It's an offer a wasp can't refuse: If the wasp doesn't host a bacterial parasite, it isn't able to produce healthy eggs. Researchers are puzzled about how the bacteria exert such power. They might be providing some compound the wasps need, or possibly setting a time bomb that only the bacteria can disarm.
Bacteria known as Wolbachia infect an assortment of invertebrates including insects and crustaceans. The bacteria, which are passed from generation to generation through the mother's eggs, toy with their host's reproductive systems to ensure their survival in the host population. For instance, infected males (who cannot pass the bacteria through sperm) and uninfected females do not produce offspring, while uninfected males and infected females can mate just fine. But unlike symbiotic bacteria, Wolbachia didn't seem necessary for the host's survival.
Now, researchers have discovered that wasps called Asobara tabida do need the bacteria; without them, they can't produce eggs. A team led by Franck Dedeine of Claude Bernard University in Villeurbanne, France, demonstrated this by treating wasp larvae with antibiotics to kill Wolbachia. They were surprised to discover that when the female larvae grew up, they didn't produce any of the cells that go on to become eggs. The researchers conclude that it's the first case of Wolbachia and a host evolving a so-called mutualistic relationship, in which the bacteria have evolved to benefit the host.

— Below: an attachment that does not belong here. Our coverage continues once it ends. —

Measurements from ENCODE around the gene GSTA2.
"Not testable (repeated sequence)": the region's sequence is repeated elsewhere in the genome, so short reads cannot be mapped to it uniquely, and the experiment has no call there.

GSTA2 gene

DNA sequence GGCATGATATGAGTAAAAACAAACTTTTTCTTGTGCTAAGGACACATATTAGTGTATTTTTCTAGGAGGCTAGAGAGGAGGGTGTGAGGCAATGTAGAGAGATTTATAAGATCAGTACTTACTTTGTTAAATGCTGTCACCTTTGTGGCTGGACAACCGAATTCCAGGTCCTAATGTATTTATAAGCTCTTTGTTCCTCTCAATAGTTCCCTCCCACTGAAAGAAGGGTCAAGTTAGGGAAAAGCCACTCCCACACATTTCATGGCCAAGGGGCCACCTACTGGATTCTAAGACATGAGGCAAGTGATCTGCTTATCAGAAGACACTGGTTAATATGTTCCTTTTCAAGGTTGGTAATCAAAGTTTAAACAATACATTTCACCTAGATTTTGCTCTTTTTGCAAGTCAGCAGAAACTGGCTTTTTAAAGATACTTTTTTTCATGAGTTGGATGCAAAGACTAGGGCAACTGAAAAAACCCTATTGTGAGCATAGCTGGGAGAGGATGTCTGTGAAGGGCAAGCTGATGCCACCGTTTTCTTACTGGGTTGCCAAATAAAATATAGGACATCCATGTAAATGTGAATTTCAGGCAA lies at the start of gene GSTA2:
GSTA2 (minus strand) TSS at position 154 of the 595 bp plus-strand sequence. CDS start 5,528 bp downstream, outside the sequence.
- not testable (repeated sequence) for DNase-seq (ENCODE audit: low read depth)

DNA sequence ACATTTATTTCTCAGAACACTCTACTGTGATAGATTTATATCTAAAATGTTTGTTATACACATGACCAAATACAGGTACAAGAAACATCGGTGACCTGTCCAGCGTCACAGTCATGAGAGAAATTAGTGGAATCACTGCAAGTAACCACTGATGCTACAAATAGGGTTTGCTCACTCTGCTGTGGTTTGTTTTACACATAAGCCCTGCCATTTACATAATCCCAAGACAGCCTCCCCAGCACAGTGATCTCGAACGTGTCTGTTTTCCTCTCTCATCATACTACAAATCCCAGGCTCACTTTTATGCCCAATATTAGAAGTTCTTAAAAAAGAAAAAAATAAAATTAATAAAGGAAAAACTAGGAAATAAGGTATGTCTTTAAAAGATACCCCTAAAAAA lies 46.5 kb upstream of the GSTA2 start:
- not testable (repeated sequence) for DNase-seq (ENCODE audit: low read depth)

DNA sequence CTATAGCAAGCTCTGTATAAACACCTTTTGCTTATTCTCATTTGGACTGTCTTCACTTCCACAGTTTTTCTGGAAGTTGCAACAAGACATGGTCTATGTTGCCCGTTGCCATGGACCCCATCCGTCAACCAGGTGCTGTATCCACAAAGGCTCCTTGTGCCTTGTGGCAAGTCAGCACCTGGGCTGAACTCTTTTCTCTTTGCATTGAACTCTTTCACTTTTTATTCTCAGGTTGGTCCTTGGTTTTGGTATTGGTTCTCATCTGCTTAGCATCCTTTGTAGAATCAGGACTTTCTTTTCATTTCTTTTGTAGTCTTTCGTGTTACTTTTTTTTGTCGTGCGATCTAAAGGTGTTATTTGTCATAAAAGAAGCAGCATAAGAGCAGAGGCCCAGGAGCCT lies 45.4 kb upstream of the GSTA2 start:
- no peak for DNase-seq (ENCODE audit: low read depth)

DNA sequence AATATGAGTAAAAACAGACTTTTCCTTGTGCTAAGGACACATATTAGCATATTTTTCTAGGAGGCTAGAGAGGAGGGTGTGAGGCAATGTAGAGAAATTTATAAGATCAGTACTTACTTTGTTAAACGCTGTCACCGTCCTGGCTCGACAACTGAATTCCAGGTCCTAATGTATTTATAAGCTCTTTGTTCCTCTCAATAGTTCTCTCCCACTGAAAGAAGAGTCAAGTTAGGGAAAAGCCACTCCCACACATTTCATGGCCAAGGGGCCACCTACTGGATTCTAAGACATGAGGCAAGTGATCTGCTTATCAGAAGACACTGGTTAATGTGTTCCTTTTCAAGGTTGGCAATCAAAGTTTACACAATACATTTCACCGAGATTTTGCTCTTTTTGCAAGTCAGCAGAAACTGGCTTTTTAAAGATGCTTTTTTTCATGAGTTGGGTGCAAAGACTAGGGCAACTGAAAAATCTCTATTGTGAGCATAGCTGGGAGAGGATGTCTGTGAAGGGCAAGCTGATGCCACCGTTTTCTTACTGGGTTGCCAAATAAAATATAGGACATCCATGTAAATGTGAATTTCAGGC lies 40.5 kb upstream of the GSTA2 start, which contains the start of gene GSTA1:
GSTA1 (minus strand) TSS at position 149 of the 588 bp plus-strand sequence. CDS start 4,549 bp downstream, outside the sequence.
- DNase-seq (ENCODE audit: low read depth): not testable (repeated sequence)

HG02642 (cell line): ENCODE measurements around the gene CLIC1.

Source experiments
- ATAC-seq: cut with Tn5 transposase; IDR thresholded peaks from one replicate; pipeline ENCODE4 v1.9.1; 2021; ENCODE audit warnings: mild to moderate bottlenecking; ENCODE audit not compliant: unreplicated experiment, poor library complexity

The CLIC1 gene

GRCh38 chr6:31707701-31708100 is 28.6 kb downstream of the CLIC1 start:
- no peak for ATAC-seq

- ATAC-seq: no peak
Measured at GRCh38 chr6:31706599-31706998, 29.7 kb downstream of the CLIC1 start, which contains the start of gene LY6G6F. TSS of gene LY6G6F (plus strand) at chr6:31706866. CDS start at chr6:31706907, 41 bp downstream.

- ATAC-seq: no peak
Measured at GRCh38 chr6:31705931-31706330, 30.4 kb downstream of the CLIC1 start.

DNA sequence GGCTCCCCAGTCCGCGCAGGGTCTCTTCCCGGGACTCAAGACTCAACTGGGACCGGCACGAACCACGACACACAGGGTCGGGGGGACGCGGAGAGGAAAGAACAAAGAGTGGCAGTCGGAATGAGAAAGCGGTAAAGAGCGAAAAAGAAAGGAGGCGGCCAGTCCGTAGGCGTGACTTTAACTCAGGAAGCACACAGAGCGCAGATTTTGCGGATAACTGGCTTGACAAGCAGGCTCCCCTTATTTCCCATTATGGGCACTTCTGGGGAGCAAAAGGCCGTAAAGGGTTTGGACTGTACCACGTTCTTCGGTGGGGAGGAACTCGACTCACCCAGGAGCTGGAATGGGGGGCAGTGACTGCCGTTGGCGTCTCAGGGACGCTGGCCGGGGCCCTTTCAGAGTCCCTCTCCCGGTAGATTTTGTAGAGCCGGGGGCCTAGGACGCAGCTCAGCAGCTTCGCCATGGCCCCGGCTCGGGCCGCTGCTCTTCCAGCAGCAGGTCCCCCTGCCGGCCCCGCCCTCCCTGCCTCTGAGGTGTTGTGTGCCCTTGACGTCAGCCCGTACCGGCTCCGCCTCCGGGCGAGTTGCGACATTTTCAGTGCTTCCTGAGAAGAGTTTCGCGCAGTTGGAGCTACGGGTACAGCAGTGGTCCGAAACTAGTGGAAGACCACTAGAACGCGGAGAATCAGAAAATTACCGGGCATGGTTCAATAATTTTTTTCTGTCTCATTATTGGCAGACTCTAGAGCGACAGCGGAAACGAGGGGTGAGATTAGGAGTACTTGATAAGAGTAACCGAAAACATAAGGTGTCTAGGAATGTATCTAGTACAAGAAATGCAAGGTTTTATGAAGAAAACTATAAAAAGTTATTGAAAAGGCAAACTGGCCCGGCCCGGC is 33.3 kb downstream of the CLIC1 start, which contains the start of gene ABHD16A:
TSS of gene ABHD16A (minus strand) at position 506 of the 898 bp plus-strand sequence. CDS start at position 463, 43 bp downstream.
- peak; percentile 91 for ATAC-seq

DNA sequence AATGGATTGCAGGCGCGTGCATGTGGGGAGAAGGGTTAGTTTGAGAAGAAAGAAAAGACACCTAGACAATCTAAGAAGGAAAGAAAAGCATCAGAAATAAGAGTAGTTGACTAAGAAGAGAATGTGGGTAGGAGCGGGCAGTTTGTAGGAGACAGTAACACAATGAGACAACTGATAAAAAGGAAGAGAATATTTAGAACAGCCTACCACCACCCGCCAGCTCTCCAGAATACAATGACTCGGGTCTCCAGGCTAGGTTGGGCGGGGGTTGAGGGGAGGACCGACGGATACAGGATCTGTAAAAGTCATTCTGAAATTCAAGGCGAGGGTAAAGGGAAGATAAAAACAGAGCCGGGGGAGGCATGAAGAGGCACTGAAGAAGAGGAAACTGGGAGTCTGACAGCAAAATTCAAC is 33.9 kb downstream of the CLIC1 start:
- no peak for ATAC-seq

The finding, reported in the 15 May issue of the Proceedings of the National Academy of Sciences, is "an exciting discovery," says biologist John Werren of the University of Rochester, New York. "It shows that Wolbachia are the stars of manipulating reproduction in hosts." But Werren isn't sure the relationship is mutualistic. Other more likely possibilities, he says, are that the wasp has evolved so dramatically to cope with Wolbachia that the eggs will die if the bacteria aren't there; or perhaps the bacteria set a time bomb toxin that kills developing eggs unless the bacteria are still around to defuse it.